Uses For Pomegranate Molasses (Nar Ekşisi)
So, what are some of the uses for pomegranate molasses or nar ekşisi?
It makes for a great addition to many dishes.
Along with lemon juice, its distinctive flavour makes it useful in salad dressings and also as a cooking ingredient in various Turkish recipes.
With Bulgur Wheat
If you’re in a Turkish seafood restaurant then the pomegranate molasses are never very far away.
Order simply fried or grilled fish – especially a sea bass or a bream – and nar ekşisi or a dressing with nar ekşisi as the main ingredient – will be delivered to your table.
Drizzle this over your fish and accompanying rocket leaves. Divine!
If you’re in the Çalış area and you just want a quick and tasty balık ekmek fix, the fishermen’s cooperative give their fish sandwich offering a boost with the addition of pomegranate molasses and sumac mixed into the salad.
In Dips & Salads
And now we head to the cuisine of southeast Turkey where pomegranate molasses feature in various dishes.
Also from the southeast of Turkey, in the Gaziantep province, pomegranate molasses are used in cooking to give a sweet and sour flavour to Yeni Dünya Kebab.
For us, personally, we use pomegranate molasses as a dressing for most of our salads.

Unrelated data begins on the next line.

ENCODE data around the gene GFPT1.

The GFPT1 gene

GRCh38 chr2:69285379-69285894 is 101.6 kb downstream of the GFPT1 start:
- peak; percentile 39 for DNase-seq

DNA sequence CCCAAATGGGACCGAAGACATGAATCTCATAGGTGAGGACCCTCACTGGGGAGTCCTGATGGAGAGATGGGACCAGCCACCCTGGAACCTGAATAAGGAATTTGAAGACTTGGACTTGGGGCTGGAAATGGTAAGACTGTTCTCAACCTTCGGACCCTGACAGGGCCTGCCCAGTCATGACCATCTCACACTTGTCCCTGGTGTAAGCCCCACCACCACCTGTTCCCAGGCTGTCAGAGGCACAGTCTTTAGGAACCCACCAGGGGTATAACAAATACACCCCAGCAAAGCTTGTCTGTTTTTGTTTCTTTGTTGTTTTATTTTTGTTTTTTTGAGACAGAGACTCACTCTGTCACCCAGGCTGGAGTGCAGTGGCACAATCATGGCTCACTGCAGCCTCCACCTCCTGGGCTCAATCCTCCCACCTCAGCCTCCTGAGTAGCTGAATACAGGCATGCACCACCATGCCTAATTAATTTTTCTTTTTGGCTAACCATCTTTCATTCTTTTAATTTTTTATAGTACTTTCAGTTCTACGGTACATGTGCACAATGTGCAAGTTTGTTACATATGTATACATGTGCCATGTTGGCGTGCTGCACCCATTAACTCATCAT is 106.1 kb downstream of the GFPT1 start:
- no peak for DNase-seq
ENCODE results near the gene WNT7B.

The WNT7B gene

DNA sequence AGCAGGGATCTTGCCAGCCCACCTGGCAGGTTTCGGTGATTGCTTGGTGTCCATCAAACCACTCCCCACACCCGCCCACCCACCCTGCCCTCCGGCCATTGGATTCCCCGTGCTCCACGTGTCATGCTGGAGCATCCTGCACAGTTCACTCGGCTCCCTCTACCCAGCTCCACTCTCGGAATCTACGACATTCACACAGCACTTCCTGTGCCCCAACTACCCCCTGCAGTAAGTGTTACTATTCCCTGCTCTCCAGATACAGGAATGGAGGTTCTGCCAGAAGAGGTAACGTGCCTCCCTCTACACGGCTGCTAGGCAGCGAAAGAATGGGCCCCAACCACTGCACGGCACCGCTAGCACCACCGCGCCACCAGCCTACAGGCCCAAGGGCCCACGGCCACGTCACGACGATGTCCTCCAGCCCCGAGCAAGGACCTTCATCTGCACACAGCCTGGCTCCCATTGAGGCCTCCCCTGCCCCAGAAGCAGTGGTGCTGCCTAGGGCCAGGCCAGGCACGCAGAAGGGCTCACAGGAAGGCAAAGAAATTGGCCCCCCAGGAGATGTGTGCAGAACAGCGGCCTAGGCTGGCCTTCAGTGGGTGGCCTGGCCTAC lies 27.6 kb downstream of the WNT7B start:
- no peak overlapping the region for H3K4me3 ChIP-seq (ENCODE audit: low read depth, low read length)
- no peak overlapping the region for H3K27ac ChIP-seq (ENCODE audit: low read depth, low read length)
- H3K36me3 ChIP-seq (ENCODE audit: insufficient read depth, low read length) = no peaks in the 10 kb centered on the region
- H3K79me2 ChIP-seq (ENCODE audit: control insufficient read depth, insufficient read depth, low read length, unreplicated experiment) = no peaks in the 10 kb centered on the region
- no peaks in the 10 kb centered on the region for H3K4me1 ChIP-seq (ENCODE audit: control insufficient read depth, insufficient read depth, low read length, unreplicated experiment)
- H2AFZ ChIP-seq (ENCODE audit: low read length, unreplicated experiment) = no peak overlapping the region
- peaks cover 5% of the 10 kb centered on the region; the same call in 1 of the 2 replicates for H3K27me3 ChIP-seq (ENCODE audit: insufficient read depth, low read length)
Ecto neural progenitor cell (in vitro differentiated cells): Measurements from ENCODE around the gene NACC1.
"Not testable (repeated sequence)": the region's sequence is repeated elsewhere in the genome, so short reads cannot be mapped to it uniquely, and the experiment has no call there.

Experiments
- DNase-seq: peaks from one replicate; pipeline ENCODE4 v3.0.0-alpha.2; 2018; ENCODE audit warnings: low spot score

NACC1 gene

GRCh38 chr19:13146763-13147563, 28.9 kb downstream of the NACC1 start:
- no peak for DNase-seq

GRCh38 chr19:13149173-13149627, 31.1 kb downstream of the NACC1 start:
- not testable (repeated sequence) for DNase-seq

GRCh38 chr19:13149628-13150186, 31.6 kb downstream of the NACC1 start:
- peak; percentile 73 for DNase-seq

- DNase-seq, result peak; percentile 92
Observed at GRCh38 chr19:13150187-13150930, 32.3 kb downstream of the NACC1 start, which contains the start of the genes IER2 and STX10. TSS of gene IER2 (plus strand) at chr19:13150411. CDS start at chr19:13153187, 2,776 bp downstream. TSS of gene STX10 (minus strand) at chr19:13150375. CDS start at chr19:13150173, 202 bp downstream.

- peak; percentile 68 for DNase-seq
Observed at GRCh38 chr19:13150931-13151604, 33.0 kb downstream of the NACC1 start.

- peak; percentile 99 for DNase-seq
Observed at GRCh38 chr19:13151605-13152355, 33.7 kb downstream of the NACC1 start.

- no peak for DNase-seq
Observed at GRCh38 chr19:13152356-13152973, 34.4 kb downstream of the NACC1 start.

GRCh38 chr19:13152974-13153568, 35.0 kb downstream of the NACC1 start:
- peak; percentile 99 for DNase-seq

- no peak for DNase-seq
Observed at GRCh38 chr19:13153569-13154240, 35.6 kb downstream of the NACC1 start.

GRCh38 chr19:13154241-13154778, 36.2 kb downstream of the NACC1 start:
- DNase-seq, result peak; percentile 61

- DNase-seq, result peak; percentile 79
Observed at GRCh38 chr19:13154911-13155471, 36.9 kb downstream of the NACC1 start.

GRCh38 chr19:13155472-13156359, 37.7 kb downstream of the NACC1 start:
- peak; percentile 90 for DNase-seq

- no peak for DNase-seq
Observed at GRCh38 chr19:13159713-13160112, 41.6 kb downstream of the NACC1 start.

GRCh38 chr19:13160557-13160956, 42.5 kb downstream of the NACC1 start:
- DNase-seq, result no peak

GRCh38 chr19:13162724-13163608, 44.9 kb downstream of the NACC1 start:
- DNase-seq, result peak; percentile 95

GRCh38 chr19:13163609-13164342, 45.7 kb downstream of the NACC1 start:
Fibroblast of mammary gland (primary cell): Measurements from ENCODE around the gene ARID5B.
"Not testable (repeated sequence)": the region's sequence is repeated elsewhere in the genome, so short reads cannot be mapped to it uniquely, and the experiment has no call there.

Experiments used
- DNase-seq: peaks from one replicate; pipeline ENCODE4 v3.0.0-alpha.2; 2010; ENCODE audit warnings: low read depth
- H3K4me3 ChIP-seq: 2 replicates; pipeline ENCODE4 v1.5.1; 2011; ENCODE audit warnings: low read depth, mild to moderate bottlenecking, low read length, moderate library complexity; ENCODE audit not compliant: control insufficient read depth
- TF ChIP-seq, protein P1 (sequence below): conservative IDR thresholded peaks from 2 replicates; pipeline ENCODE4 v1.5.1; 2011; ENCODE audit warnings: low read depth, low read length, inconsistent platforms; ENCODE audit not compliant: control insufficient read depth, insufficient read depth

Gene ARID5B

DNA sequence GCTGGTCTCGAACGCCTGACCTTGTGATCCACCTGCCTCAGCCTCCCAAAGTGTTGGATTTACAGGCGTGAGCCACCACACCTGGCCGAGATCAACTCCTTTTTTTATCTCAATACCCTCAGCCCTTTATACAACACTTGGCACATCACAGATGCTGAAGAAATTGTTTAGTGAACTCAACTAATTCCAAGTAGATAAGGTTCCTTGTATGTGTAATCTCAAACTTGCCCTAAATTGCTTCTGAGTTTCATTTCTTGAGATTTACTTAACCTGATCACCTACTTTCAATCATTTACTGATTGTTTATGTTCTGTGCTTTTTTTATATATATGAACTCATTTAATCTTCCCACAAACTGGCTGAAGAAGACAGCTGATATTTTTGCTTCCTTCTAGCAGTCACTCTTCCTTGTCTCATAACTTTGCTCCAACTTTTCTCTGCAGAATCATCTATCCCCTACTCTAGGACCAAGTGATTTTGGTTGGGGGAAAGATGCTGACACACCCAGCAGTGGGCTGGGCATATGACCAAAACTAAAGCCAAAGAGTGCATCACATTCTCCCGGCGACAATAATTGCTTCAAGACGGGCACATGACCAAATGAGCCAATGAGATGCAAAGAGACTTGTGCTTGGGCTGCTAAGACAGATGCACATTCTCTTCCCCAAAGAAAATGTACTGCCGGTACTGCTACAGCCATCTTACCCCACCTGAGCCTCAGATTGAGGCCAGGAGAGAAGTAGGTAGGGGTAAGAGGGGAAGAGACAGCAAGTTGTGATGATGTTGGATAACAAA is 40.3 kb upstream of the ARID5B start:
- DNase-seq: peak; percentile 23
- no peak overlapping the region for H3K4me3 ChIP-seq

In cooking, I also drizzle it into the frying pan with local honey to make a sticky coating for sweet and sour chicken or beef.
Buying Pomegranate Molasses
If you want to buy pomegranate molasses (nar ekşisi in Turkish) and you’re not in Turkey, there are various products out there of all different prices and quality.
‘Ekşi’ means ‘sour’ and that’s how the sauce should taste.
Lots of manufactured products have sugar added to make it sweet as well as other additives.
If possible, check the ingredients before you buy and go for the product that has the least amount of sugar and the highest pomegranate content.
And if you are in Turkey, it’s easy to support local and buy from the villagers when they have it available.
Pomegranates – FAQs
As if we haven’t already written enough about the joy of pomegranates, here’s a few more questions answered…
Because of their health benefits – and more – listed above, pomegranates do indeed have superfood status.
Depending on your current state, this is either a plus point or a minus. They are a good natural laxative!
Pomegranate peels are often dried and powdered. This is then mixed in a bowl of water to make a paste to rub on the skin. People also drink it as a tea.
It is said to be good for both the hair and the skin.
We are not nutritionists and have never tried this. Please consult a professional before you give this a go!